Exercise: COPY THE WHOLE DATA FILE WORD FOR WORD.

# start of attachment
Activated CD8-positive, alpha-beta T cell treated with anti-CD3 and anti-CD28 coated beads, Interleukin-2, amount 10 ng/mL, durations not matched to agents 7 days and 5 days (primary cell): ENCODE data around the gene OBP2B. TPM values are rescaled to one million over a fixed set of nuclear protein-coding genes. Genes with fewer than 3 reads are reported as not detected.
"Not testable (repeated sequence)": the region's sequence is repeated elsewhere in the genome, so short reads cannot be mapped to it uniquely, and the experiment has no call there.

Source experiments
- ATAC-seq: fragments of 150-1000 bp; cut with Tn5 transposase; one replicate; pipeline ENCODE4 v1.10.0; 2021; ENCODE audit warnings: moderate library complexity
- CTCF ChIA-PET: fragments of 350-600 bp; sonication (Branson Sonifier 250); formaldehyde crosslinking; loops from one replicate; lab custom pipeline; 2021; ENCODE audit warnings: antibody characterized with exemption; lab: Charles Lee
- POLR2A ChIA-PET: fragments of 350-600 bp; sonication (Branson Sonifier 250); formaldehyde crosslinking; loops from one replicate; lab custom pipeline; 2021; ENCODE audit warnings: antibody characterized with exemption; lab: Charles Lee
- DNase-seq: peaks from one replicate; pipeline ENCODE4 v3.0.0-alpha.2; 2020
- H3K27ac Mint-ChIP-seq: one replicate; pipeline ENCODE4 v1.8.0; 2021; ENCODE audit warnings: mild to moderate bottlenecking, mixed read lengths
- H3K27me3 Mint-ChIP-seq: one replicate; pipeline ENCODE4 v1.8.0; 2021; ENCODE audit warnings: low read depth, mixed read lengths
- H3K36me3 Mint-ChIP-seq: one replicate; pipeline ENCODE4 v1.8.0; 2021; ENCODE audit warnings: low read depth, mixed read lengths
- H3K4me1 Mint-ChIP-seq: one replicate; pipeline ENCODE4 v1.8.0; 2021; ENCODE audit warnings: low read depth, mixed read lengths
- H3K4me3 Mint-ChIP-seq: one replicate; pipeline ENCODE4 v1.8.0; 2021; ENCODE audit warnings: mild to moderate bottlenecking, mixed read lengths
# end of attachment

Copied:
Activated CD8-positive, alpha-beta T cell treated with anti-CD3 and anti-CD28 coated beads, Interleukin-2, amount 10 ng/mL, durations not matched to agents 7 days and 5 days (primary cell): ENCODE data around the gene OBP2B. TPM values are rescaled to one million over a fixed set of nuclear protein-coding genes. Genes with fewer than 3 reads are reported as not detected.
"Not testable (repeated sequence)": the region's sequence is repeated elsewhere in the genome, so short reads cannot be mapped to it uniquely, and the experiment has no call there.

Source experiments
- ATAC-seq: fragments of 150-1000 bp; cut with Tn5 transposase; one replicate; pipeline ENCODE4 v1.10.0; 2021; ENCODE audit warnings: moderate library complexity
- CTCF ChIA-PET: fragments of 350-600 bp; sonication (Branson Sonifier 250); formaldehyde crosslinking; loops from one replicate; lab custom pipeline; 2021; ENCODE audit warnings: antibody characterized with exemption; lab: Charles Lee
- POLR2A ChIA-PET: fragments of 350-600 bp; sonication (Branson Sonifier 250); formaldehyde crosslinking; loops from one replicate; lab custom pipeline; 2021; ENCODE audit warnings: antibody characterized with exemption; lab: Charles Lee
- DNase-seq: peaks from one replicate; pipeline ENCODE4 v3.0.0-alpha.2; 2020
- H3K27ac Mint-ChIP-seq: one replicate; pipeline ENCODE4 v1.8.0; 2021; ENCODE audit warnings: mild to moderate bottlenecking, mixed read lengths
- H3K27me3 Mint-ChIP-seq: one replicate; pipeline ENCODE4 v1.8.0; 2021; ENCODE audit warnings: low read depth, mixed read lengths
- H3K36me3 Mint-ChIP-seq: one replicate; pipeline ENCODE4 v1.8.0; 2021; ENCODE audit warnings: low read depth, mixed read lengths
- H3K4me1 Mint-ChIP-seq: one replicate; pipeline ENCODE4 v1.8.0; 2021; ENCODE audit warnings: low read depth, mixed read lengths
- H3K4me3 Mint-ChIP-seq: one replicate; pipeline ENCODE4 v1.8.0; 2021; ENCODE audit warnings: mild to moderate bottlenecking, mixed read lengths